It couldn’t really happen. My family would wonder how I managed to acquire such gorgeous clothes and new jewellery on my wage. They’d think I had a secret admirer and why weren’t they told?

They don’t know about the games I play to relieve the boredom. 

It’s all in my head of course…

Frances Macaulay Forde © 2001

 

@FrancesMForde  #FrancesMacForde  #BOOK:HiddenCapacity  #BOOK:RailTales  #Prose&Poetry  #Poetry  #ShortStories  #FrancesMacaulayForde  #TrainStories  #RidingTheRails  #TrainWriting  #TrainStories

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Jean, through her Social Bridge blog, has inspired this posting by asking to see a version of down town.  It’s hard to get me out of the bat cave as I don’t often venture into town if I can avoid it, but when I do it’s usually for a meeting at the cultural centre, so straight to that carpark and up the lift to the meeting rooms.  I don’t dilly dally.  Not good with large crowds.

The Bat Cave.

My down town couldn’t be more different to Jean’s, so to give you some idea; I live in the (near) northern suburbs of Perth, Western Australia, 29.5km from the city which takes 26 minutes by very fast train.  (When I choose to drive often the train overtakes me while I do the speed limit of 100k – the train, it seems, has no such limit.)   

When I was studying for my degree between 1998 and 2001, I frequently used the train to go from home to Mt Lawley and WAAPA or ECU Campus.  I kept a notebook of poems and prose, ‘Rail Tales’ was re-printed in 2012

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“Rail Tales” re-published chapbook, 2012

 

I did do a ‘Coming home, 2003’  blog entry with lots of photos of the car trip, taken when we returned from Ireland.

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Ocean Reef Road leading to the sea, 5 min from where I live.

I recently Re-Blogged a post about our city which has amazing photos of the buildings; “Perth, is that you?”

Featured Image -- 3651

From the blog entry “Perth, is that you?’

Everyone drives a car here, it’s necessary because there are distances involved in going anywhere.

Two Rocks is an outer suburb at the northern edge of Perth, the state capital of Western Australia, Australia, located 61 kilometres north of the city’s central business district.”

My hubby does most of the shopping because we run a small food production business (registered) from home and I hate shopping.  If I go when I’m hungry, I buy all the worst goodies; so best I don’t go and I hate shopping for clothes.  I’m a maker, so my favourite shops are also within 5min (Spotlight) and 9min (Office Works) respectively.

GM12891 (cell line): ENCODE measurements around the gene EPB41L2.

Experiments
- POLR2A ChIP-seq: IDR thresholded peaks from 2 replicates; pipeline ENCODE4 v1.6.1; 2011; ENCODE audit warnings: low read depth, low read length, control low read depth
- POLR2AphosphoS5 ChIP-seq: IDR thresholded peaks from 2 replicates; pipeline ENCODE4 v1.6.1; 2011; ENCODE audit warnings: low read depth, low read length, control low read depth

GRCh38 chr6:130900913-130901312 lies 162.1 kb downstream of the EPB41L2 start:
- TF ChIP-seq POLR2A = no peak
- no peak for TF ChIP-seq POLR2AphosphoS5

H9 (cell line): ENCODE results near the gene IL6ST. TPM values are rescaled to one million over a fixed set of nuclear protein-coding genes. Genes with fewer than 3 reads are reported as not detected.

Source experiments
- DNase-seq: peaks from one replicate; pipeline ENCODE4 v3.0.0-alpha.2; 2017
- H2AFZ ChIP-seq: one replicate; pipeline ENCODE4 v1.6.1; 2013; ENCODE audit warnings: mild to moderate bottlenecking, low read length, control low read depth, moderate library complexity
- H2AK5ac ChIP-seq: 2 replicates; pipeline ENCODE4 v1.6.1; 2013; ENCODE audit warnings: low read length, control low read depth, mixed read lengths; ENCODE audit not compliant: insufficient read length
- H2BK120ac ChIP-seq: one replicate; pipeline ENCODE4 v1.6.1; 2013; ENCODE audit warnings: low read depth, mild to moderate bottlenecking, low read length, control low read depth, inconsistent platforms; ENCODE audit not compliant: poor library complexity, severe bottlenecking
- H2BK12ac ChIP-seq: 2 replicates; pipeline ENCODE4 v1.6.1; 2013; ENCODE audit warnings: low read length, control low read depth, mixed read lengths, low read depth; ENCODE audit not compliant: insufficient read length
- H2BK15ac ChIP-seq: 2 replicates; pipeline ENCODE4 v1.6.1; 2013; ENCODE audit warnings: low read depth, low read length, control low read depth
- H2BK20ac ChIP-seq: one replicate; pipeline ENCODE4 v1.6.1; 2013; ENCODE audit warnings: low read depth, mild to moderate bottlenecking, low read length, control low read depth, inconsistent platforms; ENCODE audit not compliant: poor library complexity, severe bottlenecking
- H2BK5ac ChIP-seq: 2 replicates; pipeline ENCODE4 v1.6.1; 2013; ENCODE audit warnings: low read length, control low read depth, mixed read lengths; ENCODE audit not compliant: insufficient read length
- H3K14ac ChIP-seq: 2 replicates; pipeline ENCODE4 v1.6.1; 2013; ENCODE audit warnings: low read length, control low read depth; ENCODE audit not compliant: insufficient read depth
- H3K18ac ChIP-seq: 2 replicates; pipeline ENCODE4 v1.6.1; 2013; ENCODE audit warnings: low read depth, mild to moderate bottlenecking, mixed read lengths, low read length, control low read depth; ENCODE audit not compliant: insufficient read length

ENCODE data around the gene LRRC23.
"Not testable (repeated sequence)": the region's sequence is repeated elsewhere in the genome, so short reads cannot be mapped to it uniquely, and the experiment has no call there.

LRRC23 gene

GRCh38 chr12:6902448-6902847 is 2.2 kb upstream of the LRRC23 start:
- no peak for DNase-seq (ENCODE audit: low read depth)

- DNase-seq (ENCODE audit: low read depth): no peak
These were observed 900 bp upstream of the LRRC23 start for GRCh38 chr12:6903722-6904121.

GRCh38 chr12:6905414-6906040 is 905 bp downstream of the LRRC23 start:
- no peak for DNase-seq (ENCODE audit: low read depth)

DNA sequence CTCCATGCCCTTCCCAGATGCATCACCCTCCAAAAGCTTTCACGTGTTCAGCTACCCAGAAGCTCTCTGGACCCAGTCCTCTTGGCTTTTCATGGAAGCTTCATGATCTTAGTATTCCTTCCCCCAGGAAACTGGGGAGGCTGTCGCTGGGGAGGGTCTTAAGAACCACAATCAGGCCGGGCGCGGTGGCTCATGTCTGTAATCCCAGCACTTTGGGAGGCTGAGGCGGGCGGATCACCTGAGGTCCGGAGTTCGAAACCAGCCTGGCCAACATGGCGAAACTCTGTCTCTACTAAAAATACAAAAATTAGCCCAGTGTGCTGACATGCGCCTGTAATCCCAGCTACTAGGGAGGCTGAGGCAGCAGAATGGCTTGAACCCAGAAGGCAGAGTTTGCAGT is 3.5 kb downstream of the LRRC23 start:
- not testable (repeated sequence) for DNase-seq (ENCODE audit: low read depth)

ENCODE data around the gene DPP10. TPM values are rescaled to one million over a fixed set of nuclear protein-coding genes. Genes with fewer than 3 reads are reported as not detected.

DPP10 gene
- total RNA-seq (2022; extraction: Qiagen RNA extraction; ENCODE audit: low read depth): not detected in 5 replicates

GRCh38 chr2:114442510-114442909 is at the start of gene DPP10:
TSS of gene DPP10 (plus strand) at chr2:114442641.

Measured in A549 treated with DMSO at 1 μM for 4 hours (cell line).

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Coat made for a recent wedding.

As I mentioned, I very seldom go down town.  We have wonderful shopping centres near us ranging from HUGE (Whitfords City, Lakeside, Joondalup just one train stop away North or South, or 5 -10 mins by car) to smaller local shops with a large supermarket plus more than 20 retail outlets including hairdressers, chemist and post office plus the obligatory fast food outlets, within walking distance of home.

However, I do often drive down south (skirting the city) to visit my children and grandchildren; a trip of 50.2km there and another 50.2km home again.  The city boundaries extend about the same distance down south.  This map shows the Transperth Zones where my children live in Zone 3 to give you an idea of the distances.

Depending on the time of day the trip can take anything from 42min to more than 60 min  each way on our freeway, so I usually leave at home 10am and get back before 3.30pm.

Always worth doing; my grandies are (naturally) adorable and because it’s cold and wintery at the moment, I’m busy making beanies for them in various colours.  Of course, that means lots of trips to Spotlight for more wool and perhaps some more material for dresses, dollies etc…

What are you focussed on – right now?

150506SonjaKnitting (3)s  150509Hats 004s  150509Hats 002s150509Hats 006s150509Hats 001s150521OrangeBeanie 001s150209Babysitting (4)w

@FrancesMForde  #FrancesMacForde  #BOOK:RailTales  #DownTown  #PerthCity  #TwoRocks  #NorthernSuburbs